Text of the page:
On the plus side, our new house has very good LOS over Warragul, which means the prospects of setting up a wireless community network to serve the town are very good.
25 FEBRUARY 2003Had some feedback from Craig regarding how he solved the issues with my wireless access point. He writes:
this isn't actually correct.
So I had it pretty wrong. Unfortunately, the budget means I'm stuck with both the harddisk and the motherboard indefinitely.
9 FEBRUARY 2003Well, it's been a while since the last update, mostly because I forgot my password for this account :/ But we're back up and going.
In summary, the WL200 (hostap_cs) is now up and working under Debian. This is largely thanks to Craig Sanders, who discovered that I had a rare Ultra IDE motherboard that had serious issues under Linux, and was able to work around it by disabling IDE during the boot process. The box the WL200 is in is completely headless, thanks to an Enterasys (orinoco_cs) in the TI cradle. The box is sitting in the front wondow and is connected to the homebrew 8dBi omni via 10m of LMR 400.
The mast and antennas, the antennas from the side, and the public access point where it sits in the front window. Soz, the pics are pretty big at the moment.
Aside from the public access AP I also now have a DLink DWL900+ AP (vak's AP, not mine) in the roof with a direct 19dBi connection to node BFF, a distance of 1.7km. He's using a DWL900+ at his end as well, although his has been modified as a mast-mount POE solution. The link works fine in AP-client mode, although there appears to be a software/hardware flaw that is causing excessive packet duplication. One to work on.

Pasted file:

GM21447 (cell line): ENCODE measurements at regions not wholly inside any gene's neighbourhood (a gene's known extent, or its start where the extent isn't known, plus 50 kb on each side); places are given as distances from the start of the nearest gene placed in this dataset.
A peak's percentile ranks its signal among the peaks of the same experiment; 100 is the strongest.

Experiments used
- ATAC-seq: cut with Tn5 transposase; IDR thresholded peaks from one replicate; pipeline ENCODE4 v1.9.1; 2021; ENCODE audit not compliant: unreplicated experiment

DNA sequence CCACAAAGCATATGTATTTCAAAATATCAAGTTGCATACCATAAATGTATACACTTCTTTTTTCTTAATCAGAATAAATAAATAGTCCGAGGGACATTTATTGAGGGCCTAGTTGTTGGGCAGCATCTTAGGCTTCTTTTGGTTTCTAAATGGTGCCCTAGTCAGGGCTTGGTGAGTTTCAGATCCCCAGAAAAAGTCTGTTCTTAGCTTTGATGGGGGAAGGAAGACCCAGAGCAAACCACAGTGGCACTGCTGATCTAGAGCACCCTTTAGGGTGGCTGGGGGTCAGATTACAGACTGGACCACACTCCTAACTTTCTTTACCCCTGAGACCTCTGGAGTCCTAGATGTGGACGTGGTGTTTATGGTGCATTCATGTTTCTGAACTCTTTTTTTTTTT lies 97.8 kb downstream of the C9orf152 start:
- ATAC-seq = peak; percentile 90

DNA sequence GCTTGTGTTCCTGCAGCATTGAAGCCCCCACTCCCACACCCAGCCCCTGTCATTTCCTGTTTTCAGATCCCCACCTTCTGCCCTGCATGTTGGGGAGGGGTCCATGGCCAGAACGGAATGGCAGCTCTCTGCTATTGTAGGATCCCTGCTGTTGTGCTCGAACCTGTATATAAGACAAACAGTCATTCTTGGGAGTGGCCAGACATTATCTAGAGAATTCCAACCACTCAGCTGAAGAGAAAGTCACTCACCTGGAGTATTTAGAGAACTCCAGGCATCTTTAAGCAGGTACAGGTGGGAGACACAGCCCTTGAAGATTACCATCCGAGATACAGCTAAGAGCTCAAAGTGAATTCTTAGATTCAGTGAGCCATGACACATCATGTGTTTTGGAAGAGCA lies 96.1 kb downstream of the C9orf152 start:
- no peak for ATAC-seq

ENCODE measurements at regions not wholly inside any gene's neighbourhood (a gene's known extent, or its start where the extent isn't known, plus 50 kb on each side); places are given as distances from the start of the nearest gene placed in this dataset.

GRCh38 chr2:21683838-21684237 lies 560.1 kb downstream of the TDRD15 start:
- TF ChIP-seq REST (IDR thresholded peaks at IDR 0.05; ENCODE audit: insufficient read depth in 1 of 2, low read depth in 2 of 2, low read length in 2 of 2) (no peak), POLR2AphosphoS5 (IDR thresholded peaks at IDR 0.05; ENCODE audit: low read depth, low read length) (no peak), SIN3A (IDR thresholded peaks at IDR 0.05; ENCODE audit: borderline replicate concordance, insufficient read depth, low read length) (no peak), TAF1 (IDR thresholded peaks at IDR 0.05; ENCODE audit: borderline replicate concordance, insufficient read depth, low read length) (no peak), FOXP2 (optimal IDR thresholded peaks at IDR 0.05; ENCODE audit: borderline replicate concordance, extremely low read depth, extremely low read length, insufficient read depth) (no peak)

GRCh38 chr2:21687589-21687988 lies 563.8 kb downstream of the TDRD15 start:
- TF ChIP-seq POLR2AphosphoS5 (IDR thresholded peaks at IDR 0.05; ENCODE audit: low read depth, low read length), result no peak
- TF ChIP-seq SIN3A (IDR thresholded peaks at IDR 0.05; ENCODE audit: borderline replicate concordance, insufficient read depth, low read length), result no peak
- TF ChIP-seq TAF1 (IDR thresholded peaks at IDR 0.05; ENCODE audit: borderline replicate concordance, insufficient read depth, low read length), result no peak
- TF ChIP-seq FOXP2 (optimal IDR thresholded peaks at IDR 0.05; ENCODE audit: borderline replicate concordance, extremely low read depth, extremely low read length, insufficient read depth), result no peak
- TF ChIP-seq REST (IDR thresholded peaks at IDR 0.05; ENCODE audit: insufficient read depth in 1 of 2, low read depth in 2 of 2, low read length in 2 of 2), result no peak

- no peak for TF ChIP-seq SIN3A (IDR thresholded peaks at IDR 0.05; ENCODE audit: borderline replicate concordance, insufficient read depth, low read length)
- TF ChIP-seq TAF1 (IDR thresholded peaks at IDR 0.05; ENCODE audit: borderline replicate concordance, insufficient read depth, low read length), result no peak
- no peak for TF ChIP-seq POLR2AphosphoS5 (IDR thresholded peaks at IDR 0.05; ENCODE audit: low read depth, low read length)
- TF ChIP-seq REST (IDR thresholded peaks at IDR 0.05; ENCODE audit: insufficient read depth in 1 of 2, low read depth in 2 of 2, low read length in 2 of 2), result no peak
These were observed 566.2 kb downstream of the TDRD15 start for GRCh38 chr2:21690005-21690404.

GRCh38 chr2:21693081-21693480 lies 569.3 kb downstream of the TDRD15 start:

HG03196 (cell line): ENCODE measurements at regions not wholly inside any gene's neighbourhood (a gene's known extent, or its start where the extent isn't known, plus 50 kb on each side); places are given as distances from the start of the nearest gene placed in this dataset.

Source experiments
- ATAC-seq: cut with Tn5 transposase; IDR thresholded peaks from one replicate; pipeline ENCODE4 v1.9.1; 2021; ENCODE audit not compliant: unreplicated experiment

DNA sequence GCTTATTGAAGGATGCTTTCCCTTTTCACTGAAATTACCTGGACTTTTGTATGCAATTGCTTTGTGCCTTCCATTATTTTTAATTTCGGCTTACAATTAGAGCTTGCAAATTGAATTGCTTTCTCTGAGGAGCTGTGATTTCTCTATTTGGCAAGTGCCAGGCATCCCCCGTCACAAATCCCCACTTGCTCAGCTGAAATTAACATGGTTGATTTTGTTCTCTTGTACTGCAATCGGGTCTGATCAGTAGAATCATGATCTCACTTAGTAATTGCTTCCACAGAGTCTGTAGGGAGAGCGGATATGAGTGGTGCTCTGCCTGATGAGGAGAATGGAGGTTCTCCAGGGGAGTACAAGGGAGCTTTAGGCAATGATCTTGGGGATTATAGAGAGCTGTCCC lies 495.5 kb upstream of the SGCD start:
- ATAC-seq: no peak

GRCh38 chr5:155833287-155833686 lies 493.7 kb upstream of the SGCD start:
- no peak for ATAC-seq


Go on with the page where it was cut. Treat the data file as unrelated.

19 OCTOBER 2002I've set up a page for today's antenna raising. I'll update it as often as I can thruout the day - with pics - but can't guarantee it will be *that* often.
28 SEPTEMBER 2002Having problems with the WL200 under Debian. If anyone has clue++ about what's going on here, please e-mail me.
Here is the output from uname, iwconfig and dmesg:
packetstorm:~# uname -a Linux packetstorm 2.4.19 #1 SMP Wed Sep 25 15:12:23 EST 2002 i686 unknown
22 SEPTEMBER 2002Been a while since the last update.
The gateway had a visit to the last melbwireless meeting to see if anyone could have a play with it and fix a few outstanding issues. Well, the end result is that it is still sporadically segfaulting, although dhcp now works properly. Next job is to scrub Red Hat and replace it with Debian to see if that improves the situation.